Irregular Traffic Validation Q&A: Proxies and Anonymizers

                Q: What is a proxy?

                A: A proxy is a network device that relays traffic so that the traffic appears to be coming from the proxy and not the original source.


                Q: What is an anonymizer?

                A: An anonymizer is a network device that obscures the source of network traffic, generally by acting as a proxy, with the purpose of hiding the identity of the originator.


                Q: Are there legitimate uses for proxies? 

                A: Absolutely.  Certain environments even require the use of proxies.  They can be used to funnel traffic, and are sometimes used to authenticate activity in and/or out of a network.   For example, our Library makes use of a proxy to properly connect to resources while still validating that the connection is coming from UNH.


                Q: Are there legitimate uses for anonymizers? 

                A: Yes, but those are less technical and more social.   There are environments where the free expression of ideas can by hampered, or even dangerous, without anonymity.    An example might be to use a message board in a country where the discussion of certain topics is restricted.


                Q: How are proxies and anonymizers used illegitimately?

                A: One of the most common uses would be to analyze your network traffic as it passed through the proxy, looking for sensitive data and credentials.    If your web browser somehow was reconfigured to use a nefarious proxy, that proxy could see all of the data that passes through it and could potentially capture usernames/passwords, banking information, etc.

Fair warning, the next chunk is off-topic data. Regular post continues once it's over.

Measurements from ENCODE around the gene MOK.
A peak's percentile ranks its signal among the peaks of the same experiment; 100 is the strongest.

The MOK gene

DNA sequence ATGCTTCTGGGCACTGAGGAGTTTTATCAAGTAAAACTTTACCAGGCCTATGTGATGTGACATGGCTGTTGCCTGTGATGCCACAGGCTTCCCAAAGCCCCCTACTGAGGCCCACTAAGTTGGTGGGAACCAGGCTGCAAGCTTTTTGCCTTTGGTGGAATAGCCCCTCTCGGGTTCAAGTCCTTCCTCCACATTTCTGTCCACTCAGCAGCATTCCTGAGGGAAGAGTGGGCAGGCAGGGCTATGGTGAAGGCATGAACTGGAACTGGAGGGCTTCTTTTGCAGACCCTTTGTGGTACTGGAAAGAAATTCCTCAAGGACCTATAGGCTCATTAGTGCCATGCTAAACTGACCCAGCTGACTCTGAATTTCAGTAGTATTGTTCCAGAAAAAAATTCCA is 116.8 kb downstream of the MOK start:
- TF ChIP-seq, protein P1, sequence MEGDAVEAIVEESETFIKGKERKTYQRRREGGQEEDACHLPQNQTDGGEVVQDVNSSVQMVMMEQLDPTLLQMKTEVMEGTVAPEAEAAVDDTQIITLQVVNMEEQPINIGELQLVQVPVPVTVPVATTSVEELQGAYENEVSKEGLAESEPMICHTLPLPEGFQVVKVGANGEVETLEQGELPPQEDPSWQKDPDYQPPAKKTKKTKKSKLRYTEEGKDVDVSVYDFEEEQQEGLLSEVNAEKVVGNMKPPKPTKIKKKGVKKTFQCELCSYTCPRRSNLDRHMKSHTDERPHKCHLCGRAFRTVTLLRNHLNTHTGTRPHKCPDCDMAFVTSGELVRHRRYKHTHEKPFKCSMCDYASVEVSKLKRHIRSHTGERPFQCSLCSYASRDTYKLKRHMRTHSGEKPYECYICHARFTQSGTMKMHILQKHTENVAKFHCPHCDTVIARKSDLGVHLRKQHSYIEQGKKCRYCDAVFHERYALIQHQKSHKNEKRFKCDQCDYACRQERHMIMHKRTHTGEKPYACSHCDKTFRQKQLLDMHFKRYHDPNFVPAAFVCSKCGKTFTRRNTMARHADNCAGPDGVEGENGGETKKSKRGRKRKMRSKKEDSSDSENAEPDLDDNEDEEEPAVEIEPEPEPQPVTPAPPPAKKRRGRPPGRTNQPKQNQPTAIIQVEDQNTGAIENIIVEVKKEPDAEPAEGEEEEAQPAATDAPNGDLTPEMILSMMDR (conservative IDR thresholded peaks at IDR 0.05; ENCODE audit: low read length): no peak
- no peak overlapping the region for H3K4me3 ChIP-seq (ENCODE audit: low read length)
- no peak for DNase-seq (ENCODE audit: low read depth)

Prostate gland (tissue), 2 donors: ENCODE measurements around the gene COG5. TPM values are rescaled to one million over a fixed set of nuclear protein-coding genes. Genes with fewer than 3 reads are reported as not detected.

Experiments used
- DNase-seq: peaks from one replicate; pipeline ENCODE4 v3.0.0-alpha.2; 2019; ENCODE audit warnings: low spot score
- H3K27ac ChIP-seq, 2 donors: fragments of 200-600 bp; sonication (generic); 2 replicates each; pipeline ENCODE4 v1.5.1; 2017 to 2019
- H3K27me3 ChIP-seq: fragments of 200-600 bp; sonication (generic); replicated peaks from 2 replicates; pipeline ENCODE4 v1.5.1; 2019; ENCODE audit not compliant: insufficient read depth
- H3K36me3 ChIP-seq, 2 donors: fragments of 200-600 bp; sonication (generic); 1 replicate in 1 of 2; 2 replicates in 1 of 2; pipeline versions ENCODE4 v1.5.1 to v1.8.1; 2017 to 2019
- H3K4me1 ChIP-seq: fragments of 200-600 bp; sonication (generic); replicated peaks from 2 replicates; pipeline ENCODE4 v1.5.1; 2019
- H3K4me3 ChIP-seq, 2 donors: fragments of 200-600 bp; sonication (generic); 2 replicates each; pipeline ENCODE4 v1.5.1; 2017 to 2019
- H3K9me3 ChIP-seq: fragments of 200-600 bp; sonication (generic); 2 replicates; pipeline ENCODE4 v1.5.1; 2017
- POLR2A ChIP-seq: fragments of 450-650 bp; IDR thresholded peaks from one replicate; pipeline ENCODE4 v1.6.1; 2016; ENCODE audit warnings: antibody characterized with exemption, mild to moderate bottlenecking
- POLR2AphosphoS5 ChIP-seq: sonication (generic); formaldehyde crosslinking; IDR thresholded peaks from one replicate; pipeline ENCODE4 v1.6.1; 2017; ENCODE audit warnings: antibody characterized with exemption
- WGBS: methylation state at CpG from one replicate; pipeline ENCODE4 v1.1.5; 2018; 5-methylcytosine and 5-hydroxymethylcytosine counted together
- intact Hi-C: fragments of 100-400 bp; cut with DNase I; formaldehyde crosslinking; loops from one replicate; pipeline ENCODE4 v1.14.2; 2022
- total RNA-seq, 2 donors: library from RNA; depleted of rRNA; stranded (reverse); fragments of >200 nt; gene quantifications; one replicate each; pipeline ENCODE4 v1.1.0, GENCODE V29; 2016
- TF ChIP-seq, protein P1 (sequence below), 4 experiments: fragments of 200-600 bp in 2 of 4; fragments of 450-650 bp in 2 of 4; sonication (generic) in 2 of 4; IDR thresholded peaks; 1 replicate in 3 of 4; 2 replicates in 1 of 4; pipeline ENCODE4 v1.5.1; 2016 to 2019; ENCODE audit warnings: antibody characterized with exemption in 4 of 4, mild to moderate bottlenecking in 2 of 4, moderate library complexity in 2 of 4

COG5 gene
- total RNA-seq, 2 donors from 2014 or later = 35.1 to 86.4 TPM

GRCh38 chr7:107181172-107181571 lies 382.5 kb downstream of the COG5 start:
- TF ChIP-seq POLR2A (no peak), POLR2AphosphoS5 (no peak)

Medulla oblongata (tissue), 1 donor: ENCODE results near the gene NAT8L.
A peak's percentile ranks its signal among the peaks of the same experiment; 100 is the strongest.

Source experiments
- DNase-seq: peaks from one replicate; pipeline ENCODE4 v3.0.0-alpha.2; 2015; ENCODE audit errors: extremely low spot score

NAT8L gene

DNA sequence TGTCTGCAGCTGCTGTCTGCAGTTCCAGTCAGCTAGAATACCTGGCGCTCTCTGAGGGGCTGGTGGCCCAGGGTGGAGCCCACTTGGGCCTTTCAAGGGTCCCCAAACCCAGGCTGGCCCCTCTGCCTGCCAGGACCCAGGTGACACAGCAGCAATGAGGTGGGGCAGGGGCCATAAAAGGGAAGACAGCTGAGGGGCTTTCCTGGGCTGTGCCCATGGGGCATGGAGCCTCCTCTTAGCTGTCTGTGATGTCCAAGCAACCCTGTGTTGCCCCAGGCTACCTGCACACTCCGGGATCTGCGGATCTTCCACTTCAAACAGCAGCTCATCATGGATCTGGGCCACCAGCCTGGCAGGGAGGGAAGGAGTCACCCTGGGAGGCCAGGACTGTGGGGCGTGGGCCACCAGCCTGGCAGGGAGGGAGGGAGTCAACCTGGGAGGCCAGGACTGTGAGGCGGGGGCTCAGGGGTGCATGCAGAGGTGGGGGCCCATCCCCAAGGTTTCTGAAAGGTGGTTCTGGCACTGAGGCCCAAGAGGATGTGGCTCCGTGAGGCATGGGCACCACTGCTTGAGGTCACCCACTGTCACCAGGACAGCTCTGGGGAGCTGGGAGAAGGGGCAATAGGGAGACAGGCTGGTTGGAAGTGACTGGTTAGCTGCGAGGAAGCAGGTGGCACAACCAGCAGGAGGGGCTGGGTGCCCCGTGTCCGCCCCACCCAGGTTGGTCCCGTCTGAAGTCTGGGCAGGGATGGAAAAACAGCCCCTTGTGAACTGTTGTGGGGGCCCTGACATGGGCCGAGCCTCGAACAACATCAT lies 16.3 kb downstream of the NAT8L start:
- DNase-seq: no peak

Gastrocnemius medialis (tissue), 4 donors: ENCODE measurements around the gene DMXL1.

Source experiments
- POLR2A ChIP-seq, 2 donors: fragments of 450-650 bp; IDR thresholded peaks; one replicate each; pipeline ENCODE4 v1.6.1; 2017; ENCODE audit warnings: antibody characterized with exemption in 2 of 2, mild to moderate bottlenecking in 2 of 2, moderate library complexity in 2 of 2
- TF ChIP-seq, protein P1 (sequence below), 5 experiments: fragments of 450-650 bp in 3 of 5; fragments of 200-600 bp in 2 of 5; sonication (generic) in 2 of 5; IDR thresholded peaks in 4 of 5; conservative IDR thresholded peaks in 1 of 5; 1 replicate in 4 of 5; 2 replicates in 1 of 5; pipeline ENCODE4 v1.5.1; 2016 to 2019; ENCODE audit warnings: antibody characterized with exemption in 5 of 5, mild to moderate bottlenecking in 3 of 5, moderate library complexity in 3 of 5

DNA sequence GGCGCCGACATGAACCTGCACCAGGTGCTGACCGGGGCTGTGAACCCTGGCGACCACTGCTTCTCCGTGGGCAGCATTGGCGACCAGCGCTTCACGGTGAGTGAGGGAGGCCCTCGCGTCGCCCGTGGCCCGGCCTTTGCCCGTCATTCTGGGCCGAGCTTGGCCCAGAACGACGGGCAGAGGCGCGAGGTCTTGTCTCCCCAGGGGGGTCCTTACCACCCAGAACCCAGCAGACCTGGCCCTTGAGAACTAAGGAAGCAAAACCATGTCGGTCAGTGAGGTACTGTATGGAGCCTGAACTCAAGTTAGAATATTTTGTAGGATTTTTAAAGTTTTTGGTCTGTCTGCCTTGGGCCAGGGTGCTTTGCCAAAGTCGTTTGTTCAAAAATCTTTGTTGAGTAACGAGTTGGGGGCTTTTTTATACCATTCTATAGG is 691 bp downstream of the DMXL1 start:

Q: How can I tell if I am running a proxy or anonymizer?

                A: There are several ways they could be hooked into your computer.  The most common way a legitimate proxy would be present is in the setting for your web browser.  The exact method for reaching those settings vary from browser to browser and change over time, but googling “<browser> proxy settings” will lead you there.   It would also be worthwhile to run an anti-virus /malware scan.


Informational links:

Custom Fields
  • Department: Network Operations
Attached Files
There are no attachments for this article.
Related Articles RSS Feed
How To: Trace Route (MAC OS X)
Viewed 6716 times since Mon, Jul 20, 2015
Wireless in Residence Halls: Be a Good Neighbor
Viewed 4134 times since Fri, Aug 28, 2015
Configuring a Chromecast on the UNH Wireless Network
Viewed 825 times since Tue, Oct 16, 2018
Troubleshooting configuring for UNH-Secure
Viewed 3673 times since Wed, Aug 19, 2015
Network Access For Guests
Viewed 4964 times since Wed, Jul 8, 2015
UNH Wireless Configuration Instructions
Viewed 1085 times since Mon, Oct 1, 2018
How To: Trace Route (Windows)
Viewed 25302 times since Wed, Jul 8, 2015
How To: Nslookup (Mac OS X)
Viewed 85568 times since Mon, Jul 20, 2015
How-To: Route Print (Mac OS X)
Viewed 237524 times since Fri, Jul 24, 2015
How-To: Route Print (Windows)
Viewed 110253 times since Fri, Jul 24, 2015